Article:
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Thinking Outside the Clinic: The Impact of an Adventure-Based Therapy Intervention on Adversarial Growth for Young Adults with Experiences of Chronic Illness

Slavin, Matthew (2019) Thinking Outside the Clinic: The Impact of an Adventure-Based Therapy Intervention on Adversarial Growth for Young Adults with Experiences of Chronic Illness. Other thesis, University of Essex.

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Abstract

With improved treatment and increased survivorship for young people facing life-threatening illnesses, many conditions, such as cancer and chronic kidney disease have now been re-conceptualised as chronic illnesses. Accordingly, research and clinical priorities have been required to shift towards managing the short, mid and long-term psychosocial implications of chronic disease experienced during adolescence and young adulthood. While the stress of facing a chronic illness for many young people is experienced as a significant hardship, a growing body of research recognises that highly aversive life events, may not be uniformly concerned with negative outcomes, but may instead be viewed as opportunities for growth and positive transformation, ‘Adversarial Growth’. One novel intervention that has seen initial and promising results in recuperating the psychosocial effects of chronic illness, and facilitating Adversarial Growth is Adventure Therapy. This research study adopted a mixed-method, quasi-experimental, and longitudinal study design to investigate and explore the impact of an Adventure Therapy intervention in the promotion of personal growth in the face of adversity, as well as changes in participants’sense of belonging, self-concept, and sense of mastery. The study adopted an interrupted time series design with self-report measures for the intervention and control condition (N = 92) completed at multiple time points (pre-intervention; post-intervention; 3-month and 6-month follow-up) for Adversarial Growth, Social Connectedness, Self-Esteem and Self-Efficacy. A ‘priority-sequence model’ of mixed methods, used qualitative approaches to elicit personal experiences and rationales for making sense of positive transformation following involvement in the intervention. Beyond a model of resilience and recovery, findings support research for Adversarial Growth, which argues that highly aversive life events may not be uniformly associated with maladjustment but instead may be opportunities for personal growth, benefit-finding and thriving. Accordingly, this study found that participants attending the Adventure Therapy intervention had statistically significant improvements in Adversarial Growth, Social Connectedness, Self-Esteem and Self-Efficacy, with large effect sizes pre-post intervention. A longitudinal effect, over three months was also found for Adversarial Growth, with the experimental design demonstrating a significant interaction between group and time for Adversarial Growth and other psychosocial dependent variables. Further findings provide initial evidence to suggest that Adversarial Growth for this sample did not occur over time, as a natural process of recovery, but instead only occurred when facilitated by the researched Adventure Therapy intervention. Mixed-method findings also provide complementary evidence for participants’ experiences of change and positive transformation, as well as insight into some of the possible rationales for change. With United Kingdom policy guidelines acknowledging the limits of current service provision to support the psychosocial effects of chronic illness, this research provides initial evidence to claim that Adventure Therapy, as a psychotherapy, may provide young adults with the right conditions in which to achieve personal growth, and thrive ‘outside of the clinic’. Theoretical and clinical implications are discussed, as well as strengths and limits of the present study.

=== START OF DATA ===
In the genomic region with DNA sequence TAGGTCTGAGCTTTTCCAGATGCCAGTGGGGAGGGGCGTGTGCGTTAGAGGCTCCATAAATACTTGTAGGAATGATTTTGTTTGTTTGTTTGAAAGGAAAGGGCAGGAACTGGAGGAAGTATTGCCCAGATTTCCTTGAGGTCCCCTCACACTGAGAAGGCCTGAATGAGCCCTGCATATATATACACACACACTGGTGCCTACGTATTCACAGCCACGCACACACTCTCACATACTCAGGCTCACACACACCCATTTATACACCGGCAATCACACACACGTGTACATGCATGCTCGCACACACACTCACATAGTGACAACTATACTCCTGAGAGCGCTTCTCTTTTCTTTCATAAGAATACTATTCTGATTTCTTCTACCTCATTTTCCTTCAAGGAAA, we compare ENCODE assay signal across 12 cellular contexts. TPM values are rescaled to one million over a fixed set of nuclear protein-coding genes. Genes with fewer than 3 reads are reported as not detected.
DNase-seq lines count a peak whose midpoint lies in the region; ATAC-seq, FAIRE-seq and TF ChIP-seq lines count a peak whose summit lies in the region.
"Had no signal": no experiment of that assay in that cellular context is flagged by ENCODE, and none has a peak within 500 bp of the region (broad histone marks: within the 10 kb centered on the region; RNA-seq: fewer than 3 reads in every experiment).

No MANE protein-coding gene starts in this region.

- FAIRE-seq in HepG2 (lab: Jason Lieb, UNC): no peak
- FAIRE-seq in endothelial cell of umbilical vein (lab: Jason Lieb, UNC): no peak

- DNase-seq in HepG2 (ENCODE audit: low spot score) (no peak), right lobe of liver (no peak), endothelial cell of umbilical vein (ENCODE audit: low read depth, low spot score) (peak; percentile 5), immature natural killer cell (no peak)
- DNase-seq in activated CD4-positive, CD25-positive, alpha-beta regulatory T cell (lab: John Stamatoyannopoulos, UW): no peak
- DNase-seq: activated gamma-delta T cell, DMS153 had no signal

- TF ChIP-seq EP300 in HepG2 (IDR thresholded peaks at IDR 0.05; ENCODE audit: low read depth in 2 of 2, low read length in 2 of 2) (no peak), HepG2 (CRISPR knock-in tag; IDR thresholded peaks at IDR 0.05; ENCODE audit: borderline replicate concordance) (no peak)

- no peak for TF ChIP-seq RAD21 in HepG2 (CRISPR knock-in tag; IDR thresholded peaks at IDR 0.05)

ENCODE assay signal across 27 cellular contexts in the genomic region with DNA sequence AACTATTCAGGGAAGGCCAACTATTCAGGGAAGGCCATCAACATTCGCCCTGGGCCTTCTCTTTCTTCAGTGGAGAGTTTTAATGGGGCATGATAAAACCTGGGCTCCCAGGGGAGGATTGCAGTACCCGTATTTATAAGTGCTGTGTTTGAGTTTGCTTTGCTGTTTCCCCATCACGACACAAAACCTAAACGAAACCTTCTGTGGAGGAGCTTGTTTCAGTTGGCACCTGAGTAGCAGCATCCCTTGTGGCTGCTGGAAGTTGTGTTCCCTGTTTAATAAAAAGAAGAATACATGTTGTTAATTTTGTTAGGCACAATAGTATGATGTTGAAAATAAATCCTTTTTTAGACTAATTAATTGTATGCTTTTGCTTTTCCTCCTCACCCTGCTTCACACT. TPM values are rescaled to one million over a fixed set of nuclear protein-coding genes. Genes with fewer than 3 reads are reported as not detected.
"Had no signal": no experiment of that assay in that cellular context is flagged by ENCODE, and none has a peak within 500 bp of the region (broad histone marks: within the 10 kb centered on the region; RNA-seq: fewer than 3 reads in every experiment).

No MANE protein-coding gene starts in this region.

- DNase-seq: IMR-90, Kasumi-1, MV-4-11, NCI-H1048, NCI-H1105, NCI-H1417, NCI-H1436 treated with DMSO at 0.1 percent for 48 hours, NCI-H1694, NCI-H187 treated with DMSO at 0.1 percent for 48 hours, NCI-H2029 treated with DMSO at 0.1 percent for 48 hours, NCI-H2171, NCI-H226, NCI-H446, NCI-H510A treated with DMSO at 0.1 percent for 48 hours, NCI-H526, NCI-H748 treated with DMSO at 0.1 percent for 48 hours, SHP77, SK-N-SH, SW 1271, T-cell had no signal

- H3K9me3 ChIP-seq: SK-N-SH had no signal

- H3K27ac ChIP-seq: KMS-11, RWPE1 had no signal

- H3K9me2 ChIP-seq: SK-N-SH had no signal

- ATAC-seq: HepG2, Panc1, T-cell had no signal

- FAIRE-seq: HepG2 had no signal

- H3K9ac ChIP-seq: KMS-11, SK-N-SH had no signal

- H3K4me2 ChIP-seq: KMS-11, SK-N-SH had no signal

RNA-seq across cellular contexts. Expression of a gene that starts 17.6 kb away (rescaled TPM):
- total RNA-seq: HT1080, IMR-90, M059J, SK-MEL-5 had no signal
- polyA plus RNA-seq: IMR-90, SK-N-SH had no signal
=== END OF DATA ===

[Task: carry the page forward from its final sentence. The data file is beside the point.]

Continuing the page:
Item Type: Thesis (Other)
Divisions: Faculty of Science and Health > Health and Social Care, School of
Depositing User: Matthew Slavin
Date Deposited: 06 Nov 2019 11:22
Last Modified: 06 Nov 2019 11:22
URI: http://repository.essex.ac.uk/id/eprint/25822

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